Porcelain dielectric capacitors are also called ceramic capacitors. They use ceramic as a medium, coated with a metal film (usually silver) and sintered at high temperature to form electrodes, and then solder lead wires on the electrodes, and coat them with protective enamel or epoxy resin. And encapsulated by independent resin, it becomes a ceramic capacitor.
The ceramic material used as the dielectric of the capacitor is made from various raw materials and sintered at high temperature according to different recipes. The formulation of pottery materials is different, and its electrical properties are also different. Using this point, a variety of capacitors with different dielectric constants and different temperature coefficients can be manufactured to meet different usage requirements.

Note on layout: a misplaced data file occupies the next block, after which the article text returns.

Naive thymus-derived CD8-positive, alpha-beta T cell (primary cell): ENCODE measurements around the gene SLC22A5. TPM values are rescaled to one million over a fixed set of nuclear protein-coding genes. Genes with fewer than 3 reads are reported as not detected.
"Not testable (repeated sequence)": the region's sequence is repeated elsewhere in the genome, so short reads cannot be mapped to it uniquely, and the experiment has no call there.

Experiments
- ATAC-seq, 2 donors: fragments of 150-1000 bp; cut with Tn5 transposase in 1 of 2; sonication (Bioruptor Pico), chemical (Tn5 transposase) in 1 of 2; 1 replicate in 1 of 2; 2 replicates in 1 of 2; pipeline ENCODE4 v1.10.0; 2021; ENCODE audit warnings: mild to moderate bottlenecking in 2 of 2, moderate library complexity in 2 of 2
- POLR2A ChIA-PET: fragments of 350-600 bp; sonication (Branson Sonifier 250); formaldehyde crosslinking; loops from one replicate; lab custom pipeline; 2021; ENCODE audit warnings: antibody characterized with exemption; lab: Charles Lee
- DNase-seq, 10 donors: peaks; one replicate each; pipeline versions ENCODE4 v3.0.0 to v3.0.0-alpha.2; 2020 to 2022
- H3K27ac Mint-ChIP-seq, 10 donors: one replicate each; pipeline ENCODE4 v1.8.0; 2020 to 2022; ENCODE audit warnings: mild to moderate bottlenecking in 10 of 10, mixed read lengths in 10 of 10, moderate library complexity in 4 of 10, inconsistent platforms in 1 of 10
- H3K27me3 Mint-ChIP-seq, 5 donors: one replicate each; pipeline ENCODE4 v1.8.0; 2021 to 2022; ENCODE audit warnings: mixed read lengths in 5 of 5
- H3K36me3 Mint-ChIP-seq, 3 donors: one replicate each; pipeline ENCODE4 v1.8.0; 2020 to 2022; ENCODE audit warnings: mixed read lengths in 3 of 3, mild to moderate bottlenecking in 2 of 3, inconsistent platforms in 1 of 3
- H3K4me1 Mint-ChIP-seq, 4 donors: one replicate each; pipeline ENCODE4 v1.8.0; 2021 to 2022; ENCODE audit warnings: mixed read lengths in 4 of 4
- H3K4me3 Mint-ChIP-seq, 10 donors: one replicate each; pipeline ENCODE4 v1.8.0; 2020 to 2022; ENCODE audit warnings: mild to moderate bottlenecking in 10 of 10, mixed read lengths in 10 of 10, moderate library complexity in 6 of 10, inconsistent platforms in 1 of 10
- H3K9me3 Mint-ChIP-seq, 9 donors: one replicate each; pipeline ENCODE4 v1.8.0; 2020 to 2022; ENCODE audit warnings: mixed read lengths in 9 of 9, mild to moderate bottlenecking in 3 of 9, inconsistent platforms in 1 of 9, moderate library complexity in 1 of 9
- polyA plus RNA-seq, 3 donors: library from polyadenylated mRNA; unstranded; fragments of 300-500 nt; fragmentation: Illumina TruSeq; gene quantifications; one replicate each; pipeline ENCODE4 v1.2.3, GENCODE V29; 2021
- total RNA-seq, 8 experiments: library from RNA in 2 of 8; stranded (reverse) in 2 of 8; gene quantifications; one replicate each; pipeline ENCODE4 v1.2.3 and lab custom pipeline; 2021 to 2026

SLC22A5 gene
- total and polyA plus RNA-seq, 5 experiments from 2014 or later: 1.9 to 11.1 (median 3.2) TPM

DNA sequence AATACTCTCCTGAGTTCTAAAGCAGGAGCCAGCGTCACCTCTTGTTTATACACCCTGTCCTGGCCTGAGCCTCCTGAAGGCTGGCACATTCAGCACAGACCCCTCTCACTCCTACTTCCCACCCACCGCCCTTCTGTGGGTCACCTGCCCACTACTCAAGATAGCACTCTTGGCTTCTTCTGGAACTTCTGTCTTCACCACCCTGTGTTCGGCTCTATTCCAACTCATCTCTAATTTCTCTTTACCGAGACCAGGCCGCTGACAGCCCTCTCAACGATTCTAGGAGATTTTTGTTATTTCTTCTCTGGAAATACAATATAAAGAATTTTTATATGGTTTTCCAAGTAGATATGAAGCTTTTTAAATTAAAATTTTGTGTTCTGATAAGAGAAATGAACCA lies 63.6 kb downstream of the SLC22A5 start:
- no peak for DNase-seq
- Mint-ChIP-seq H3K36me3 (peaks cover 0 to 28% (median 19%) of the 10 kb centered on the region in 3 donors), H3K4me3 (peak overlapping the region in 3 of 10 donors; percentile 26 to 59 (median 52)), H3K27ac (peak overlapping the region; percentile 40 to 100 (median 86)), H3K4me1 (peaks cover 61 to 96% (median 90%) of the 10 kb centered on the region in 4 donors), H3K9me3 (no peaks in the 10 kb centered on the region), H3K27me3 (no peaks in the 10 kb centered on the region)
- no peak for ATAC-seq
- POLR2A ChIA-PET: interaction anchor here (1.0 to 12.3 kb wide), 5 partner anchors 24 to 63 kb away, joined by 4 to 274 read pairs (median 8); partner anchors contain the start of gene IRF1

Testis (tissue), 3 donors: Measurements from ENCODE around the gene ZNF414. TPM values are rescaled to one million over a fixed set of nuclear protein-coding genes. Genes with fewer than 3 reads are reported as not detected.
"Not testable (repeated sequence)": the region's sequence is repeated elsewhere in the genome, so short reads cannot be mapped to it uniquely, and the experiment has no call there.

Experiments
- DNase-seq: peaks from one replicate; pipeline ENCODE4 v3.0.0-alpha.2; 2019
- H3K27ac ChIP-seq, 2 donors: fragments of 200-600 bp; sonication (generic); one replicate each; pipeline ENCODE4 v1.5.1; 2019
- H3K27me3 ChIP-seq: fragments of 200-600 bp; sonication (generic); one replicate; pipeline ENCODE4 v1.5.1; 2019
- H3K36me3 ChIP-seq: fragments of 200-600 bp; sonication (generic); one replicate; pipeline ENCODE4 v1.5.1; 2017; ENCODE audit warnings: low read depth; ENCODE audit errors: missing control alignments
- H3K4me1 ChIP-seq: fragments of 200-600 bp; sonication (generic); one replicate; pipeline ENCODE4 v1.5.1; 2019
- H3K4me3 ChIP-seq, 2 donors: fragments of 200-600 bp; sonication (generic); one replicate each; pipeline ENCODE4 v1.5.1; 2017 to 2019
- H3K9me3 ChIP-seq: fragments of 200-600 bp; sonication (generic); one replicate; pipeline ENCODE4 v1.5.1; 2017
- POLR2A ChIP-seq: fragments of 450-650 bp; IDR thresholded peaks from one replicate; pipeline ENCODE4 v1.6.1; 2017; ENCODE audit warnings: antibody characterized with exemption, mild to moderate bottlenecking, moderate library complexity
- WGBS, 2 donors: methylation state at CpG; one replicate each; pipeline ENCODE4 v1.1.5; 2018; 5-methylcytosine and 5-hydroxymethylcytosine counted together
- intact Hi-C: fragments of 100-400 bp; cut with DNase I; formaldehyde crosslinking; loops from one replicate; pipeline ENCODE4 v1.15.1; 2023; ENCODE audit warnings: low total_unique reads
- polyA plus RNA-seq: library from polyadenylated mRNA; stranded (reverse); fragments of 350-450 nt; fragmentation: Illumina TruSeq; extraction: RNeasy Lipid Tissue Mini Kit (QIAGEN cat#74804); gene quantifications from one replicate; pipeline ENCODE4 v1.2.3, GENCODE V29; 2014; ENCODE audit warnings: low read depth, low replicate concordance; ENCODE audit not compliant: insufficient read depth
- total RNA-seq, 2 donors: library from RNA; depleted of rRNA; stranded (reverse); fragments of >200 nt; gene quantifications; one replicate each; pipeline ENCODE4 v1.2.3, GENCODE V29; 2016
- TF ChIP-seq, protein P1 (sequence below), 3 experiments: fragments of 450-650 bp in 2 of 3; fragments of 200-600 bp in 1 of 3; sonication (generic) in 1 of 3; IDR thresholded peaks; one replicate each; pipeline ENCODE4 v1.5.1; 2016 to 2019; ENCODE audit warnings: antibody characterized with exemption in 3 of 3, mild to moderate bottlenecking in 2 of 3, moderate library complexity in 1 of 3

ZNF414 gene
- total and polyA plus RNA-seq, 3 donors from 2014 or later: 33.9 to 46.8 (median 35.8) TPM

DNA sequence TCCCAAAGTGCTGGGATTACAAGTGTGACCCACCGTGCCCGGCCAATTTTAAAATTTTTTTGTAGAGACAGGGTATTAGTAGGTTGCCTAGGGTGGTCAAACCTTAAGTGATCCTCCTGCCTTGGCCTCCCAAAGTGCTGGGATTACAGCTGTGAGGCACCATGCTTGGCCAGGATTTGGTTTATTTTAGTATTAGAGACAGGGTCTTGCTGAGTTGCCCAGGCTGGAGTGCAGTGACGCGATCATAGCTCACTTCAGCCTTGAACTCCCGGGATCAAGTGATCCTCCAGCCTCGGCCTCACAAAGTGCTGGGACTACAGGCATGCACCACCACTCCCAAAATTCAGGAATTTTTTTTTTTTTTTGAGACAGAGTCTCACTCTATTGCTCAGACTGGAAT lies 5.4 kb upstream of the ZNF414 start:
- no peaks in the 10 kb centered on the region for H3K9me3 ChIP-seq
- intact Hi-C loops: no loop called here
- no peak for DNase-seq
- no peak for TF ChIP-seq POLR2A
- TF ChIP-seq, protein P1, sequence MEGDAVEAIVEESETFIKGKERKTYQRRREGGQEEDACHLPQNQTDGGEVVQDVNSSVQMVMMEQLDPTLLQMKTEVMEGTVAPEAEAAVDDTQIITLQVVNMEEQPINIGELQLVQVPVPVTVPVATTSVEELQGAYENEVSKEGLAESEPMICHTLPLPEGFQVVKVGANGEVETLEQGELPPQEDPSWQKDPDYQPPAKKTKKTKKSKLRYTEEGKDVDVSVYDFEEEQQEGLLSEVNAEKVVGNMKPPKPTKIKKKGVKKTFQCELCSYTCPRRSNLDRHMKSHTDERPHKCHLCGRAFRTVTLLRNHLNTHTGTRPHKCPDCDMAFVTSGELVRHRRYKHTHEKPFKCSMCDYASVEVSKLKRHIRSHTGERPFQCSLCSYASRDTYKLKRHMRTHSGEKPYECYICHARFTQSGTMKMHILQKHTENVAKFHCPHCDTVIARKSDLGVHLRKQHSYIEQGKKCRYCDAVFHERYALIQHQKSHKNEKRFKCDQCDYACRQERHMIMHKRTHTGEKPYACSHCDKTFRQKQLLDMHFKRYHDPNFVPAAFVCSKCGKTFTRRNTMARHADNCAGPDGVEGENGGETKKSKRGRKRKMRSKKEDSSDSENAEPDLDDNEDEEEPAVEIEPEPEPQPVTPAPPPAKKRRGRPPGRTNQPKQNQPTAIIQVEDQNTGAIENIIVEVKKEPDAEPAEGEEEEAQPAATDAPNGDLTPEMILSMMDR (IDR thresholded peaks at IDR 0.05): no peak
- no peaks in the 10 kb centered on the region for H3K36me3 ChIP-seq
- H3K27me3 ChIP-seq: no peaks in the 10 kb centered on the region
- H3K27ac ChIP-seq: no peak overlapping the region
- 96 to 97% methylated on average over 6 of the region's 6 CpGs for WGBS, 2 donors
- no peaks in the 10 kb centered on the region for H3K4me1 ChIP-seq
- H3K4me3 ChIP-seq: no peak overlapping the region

There are three types of ceramic dielectric materials commonly used in ceramic capacitors:
Type I capacitor ceramics: its dielectric constant is generally less than 100, and its electrical performance is stable, basically not changing with temperature, voltage, and time. It is an ultra-stable, low-loss capacitor dielectric material, often used for stability and reliability. High frequency, ultra high frequency, and very high frequency occasions are required.
Type Ⅱ capacitor ceramic: Its dielectric constant is generally greater than 1000, and its electrical performance is relatively stable. It is suitable for direct isolation, coupling, bypass and clean, wave circuits and medium and low-frequency applications that require high reliability. In-type capacitor Tao Meng: It has a high dielectric constant and is widely used in occasions where the capacity stability and loss are not high.
Capacitors with ferrite-based ceramic materials as the dielectric are called monolithic ceramic capacitors, which are made by stacking and sintering multilayer ceramic films. Because each piece of ceramic film is very thin, it has the characteristics of large capacity and small volume.